Pepper Spray Causes Problems for Honor Graduate

Pepper Spray Causes Problems for Honor Graduate

Abby Stephens, Writer/ Photograpgher

Two students, one pepper spray, one tiny spritz, one horrible accident, and two suspensions.

On May 2, 2018 in an AP Precalculus class, a male student accidentally sprayed another female student’s mace that was on her keychain. Students started to cough and gag at the taste and smell of the spray. Authorities got to the class and wanted to know who did it,  the female student gave the pepper spray to the assistant principal and the male confessed to his wrong doing. The two students  were “at fault” because it was hers and the other because he accidentally sprayed it, both students involved were suspended for the rest of the day, within 15 minutes of the incident.

The female student involved graduates in June and plans to attend UT of Austin in the fall. She has never been in any trouble all her years of school. The student carried the mace for protection purposes for before and after schools and on weekend because she drives and is preparing and getting everything she needs for college furnishings.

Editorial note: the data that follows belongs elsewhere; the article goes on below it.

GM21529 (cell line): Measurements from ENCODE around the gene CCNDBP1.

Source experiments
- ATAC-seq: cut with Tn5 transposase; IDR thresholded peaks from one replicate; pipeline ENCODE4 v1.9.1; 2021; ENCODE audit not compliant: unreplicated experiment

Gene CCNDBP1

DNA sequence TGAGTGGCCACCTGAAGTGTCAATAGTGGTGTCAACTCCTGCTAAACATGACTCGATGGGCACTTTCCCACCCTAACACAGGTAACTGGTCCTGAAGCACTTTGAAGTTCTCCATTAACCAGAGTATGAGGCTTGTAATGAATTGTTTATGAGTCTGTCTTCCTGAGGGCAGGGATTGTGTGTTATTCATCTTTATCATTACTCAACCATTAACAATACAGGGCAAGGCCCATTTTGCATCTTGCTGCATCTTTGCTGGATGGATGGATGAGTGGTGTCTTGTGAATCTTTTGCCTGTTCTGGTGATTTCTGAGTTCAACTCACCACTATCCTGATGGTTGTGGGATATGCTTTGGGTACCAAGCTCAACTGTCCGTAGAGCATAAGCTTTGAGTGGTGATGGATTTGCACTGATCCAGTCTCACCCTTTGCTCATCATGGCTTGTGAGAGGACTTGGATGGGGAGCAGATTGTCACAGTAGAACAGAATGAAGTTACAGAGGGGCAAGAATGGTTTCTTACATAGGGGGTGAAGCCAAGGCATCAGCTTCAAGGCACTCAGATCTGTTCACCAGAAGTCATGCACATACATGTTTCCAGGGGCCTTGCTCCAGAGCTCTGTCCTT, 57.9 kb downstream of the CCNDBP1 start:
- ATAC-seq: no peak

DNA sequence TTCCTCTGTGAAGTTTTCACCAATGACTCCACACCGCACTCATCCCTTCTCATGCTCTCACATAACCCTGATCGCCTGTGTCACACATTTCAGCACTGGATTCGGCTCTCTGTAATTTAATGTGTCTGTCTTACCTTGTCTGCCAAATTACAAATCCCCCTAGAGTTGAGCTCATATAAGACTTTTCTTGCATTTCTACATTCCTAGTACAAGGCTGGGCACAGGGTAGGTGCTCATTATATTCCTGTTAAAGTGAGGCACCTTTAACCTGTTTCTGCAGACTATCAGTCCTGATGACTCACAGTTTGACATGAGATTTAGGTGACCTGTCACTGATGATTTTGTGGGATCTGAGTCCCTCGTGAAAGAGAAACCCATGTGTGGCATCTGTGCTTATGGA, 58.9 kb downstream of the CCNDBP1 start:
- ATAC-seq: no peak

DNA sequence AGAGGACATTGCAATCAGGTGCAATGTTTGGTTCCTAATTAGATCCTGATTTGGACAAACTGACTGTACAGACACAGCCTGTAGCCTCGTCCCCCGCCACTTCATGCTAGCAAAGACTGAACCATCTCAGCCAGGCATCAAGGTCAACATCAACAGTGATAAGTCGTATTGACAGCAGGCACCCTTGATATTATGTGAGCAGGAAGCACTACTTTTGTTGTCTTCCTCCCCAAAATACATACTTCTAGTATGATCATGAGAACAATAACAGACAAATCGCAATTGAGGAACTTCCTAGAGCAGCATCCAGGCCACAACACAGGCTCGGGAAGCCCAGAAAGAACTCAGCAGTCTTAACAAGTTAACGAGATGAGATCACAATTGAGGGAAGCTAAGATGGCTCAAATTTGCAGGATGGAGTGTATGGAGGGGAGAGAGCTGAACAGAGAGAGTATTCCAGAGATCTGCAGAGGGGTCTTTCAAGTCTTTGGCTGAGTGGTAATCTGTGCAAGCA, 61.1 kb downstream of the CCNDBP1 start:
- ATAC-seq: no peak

As young women we should be able to protect ourselves. We drive to school, we have to get gas to come to school, we have to walk into work, and if we stay after school there’s no teachers or police officers on campus to protect us while walking to our vehicle where we are instructed to keep our pepper spray. We are instructed to keep our pepper spray in our vehicles, after the accident, even though it does no good to us if it’s in our vehicles, it has a higher chance of  the effectiveness being weakened, the can could leak, or even explode.

The handbook was recently updated in February of 2018. Our guardians read the handbook at the beginning of the school year during registration. The guardians weren’t notified of this change. Young women have carried mace with them on campus for years. We should feel safe walking in and out of school at any time of the day.